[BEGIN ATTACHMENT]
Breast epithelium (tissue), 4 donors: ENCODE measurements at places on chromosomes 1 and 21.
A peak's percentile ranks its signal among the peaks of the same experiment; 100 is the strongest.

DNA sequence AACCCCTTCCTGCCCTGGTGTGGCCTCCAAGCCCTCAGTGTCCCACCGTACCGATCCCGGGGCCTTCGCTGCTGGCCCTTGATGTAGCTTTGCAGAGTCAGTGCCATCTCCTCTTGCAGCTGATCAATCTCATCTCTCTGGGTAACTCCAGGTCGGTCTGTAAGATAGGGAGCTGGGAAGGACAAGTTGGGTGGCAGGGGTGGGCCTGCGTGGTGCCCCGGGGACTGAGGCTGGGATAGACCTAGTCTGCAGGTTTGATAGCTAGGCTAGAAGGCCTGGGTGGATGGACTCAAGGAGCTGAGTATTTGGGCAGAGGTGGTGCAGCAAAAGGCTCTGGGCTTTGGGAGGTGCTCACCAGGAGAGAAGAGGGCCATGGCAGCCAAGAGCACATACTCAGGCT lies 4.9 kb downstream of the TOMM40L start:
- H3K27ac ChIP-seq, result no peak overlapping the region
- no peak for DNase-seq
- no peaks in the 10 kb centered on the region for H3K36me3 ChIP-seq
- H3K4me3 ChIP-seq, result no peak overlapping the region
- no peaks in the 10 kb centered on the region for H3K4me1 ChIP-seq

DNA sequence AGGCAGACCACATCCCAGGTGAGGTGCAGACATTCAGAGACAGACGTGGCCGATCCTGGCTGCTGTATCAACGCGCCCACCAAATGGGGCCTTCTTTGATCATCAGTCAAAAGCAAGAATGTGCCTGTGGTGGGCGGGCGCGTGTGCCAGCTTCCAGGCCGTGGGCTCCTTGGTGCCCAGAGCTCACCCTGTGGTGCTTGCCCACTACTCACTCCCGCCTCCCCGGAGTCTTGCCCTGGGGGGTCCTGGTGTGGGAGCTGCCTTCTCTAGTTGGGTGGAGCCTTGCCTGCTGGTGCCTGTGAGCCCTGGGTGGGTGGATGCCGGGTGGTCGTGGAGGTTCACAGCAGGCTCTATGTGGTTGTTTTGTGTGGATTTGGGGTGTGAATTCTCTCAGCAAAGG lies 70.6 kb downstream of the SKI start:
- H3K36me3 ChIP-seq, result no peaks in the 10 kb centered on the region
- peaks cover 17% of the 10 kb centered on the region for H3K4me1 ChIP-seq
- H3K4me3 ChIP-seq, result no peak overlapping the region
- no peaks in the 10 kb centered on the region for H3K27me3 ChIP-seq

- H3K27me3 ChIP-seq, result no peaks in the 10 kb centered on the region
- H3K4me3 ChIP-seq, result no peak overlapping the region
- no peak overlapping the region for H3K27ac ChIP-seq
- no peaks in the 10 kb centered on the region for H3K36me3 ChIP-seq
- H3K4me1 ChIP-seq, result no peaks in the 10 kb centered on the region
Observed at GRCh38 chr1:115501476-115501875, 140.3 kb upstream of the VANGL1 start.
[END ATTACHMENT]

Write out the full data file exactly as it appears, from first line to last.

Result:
Breast epithelium (tissue), 4 donors: ENCODE measurements at places on chromosomes 1 and 21.
A peak's percentile ranks its signal among the peaks of the same experiment; 100 is the strongest.

DNA sequence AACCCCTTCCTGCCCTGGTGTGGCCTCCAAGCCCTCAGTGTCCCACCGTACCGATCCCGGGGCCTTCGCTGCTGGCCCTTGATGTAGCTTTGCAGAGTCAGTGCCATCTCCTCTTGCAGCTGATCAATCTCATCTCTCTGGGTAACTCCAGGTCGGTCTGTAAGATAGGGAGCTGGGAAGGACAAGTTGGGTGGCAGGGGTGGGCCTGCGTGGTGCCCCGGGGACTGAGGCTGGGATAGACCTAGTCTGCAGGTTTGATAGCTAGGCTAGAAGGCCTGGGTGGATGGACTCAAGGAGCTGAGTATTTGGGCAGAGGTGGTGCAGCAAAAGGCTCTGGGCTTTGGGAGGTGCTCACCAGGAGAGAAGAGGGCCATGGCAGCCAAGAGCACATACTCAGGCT lies 4.9 kb downstream of the TOMM40L start:
- H3K27ac ChIP-seq, result no peak overlapping the region
- no peak for DNase-seq
- no peaks in the 10 kb centered on the region for H3K36me3 ChIP-seq
- H3K4me3 ChIP-seq, result no peak overlapping the region
- no peaks in the 10 kb centered on the region for H3K4me1 ChIP-seq

DNA sequence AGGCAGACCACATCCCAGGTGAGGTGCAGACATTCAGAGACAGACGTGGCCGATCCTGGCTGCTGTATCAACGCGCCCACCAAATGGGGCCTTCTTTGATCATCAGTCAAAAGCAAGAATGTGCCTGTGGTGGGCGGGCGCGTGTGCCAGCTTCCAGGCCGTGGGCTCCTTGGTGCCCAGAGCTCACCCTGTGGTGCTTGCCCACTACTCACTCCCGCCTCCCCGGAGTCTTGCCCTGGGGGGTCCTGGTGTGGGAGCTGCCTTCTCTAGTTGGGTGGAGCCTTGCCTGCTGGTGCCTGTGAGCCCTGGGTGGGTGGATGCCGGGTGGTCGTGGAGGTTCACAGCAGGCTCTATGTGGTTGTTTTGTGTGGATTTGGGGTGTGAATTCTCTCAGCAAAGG lies 70.6 kb downstream of the SKI start:
- H3K36me3 ChIP-seq, result no peaks in the 10 kb centered on the region
- peaks cover 17% of the 10 kb centered on the region for H3K4me1 ChIP-seq
- H3K4me3 ChIP-seq, result no peak overlapping the region
- no peaks in the 10 kb centered on the region for H3K27me3 ChIP-seq

- H3K27me3 ChIP-seq, result no peaks in the 10 kb centered on the region
- H3K4me3 ChIP-seq, result no peak overlapping the region
- no peak overlapping the region for H3K27ac ChIP-seq
- no peaks in the 10 kb centered on the region for H3K36me3 ChIP-seq
- H3K4me1 ChIP-seq, result no peaks in the 10 kb centered on the region
Observed at GRCh38 chr1:115501476-115501875, 140.3 kb upstream of the VANGL1 start.